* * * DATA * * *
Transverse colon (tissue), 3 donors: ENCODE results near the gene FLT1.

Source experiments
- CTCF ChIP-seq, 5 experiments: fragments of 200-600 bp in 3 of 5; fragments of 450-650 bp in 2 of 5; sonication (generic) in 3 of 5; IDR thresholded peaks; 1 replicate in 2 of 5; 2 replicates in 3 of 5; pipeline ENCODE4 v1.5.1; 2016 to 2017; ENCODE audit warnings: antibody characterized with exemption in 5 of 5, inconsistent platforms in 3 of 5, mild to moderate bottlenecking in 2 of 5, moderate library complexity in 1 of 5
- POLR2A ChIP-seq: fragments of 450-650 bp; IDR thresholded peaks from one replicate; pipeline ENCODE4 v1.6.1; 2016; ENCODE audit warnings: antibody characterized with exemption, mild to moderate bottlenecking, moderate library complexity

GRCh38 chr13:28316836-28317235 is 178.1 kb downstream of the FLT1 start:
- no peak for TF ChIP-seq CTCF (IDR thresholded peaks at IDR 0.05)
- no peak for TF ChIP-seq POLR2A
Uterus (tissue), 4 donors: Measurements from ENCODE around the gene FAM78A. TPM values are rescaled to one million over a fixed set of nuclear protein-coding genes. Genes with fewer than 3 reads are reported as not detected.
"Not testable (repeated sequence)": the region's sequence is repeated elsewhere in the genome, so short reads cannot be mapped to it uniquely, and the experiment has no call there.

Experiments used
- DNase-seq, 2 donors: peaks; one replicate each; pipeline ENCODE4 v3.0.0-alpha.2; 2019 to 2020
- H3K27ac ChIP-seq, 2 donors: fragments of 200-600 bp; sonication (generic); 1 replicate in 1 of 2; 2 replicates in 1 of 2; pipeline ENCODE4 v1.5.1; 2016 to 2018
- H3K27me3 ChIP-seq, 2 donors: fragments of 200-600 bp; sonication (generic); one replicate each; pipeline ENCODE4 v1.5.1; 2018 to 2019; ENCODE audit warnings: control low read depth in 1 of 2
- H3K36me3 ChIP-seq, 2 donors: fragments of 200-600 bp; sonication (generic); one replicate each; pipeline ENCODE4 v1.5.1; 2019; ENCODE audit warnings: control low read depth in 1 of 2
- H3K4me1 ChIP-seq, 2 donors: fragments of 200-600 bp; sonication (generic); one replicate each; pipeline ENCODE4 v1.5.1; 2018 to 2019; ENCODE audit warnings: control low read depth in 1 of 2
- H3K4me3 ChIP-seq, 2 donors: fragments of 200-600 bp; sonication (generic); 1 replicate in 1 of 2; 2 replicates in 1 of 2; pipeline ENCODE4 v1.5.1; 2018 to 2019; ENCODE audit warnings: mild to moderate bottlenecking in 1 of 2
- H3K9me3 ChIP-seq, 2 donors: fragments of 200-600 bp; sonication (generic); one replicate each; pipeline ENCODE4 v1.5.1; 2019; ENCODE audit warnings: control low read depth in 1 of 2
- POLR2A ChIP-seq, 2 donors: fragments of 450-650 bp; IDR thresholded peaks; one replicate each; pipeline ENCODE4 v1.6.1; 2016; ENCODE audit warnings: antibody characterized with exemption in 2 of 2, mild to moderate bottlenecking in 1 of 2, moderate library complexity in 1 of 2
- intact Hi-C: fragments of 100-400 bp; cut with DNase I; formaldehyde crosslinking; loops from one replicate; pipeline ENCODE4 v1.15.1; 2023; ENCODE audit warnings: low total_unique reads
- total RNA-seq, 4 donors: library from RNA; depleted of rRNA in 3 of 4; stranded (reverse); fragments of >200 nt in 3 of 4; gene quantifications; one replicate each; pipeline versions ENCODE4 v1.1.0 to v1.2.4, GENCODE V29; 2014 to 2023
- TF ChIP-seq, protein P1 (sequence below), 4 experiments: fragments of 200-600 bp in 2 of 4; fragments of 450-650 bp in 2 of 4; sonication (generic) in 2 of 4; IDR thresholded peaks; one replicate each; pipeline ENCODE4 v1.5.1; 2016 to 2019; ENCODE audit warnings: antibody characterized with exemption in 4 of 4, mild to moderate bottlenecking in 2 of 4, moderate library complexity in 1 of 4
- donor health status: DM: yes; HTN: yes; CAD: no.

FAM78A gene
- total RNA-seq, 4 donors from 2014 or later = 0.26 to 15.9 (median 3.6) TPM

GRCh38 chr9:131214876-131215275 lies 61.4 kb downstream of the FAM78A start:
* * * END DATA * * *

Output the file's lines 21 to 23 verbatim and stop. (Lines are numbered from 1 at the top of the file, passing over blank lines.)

- TF ChIP-seq, protein P1 (sequence below), 4 experiments: fragments of 200-600 bp in 2 of 4; fragments of 450-650 bp in 2 of 4; sonication (generic) in 2 of 4; IDR thresholded peaks; one replicate each; pipeline ENCODE4 v1.5.1; 2016 to 2019; ENCODE audit warnings: antibody characterized with exemption in 4 of 4, mild to moderate bottlenecking in 2 of 4, moderate library complexity in 1 of 4
- donor health status: DM: yes; HTN: yes; CAD: no.

FAM78A gene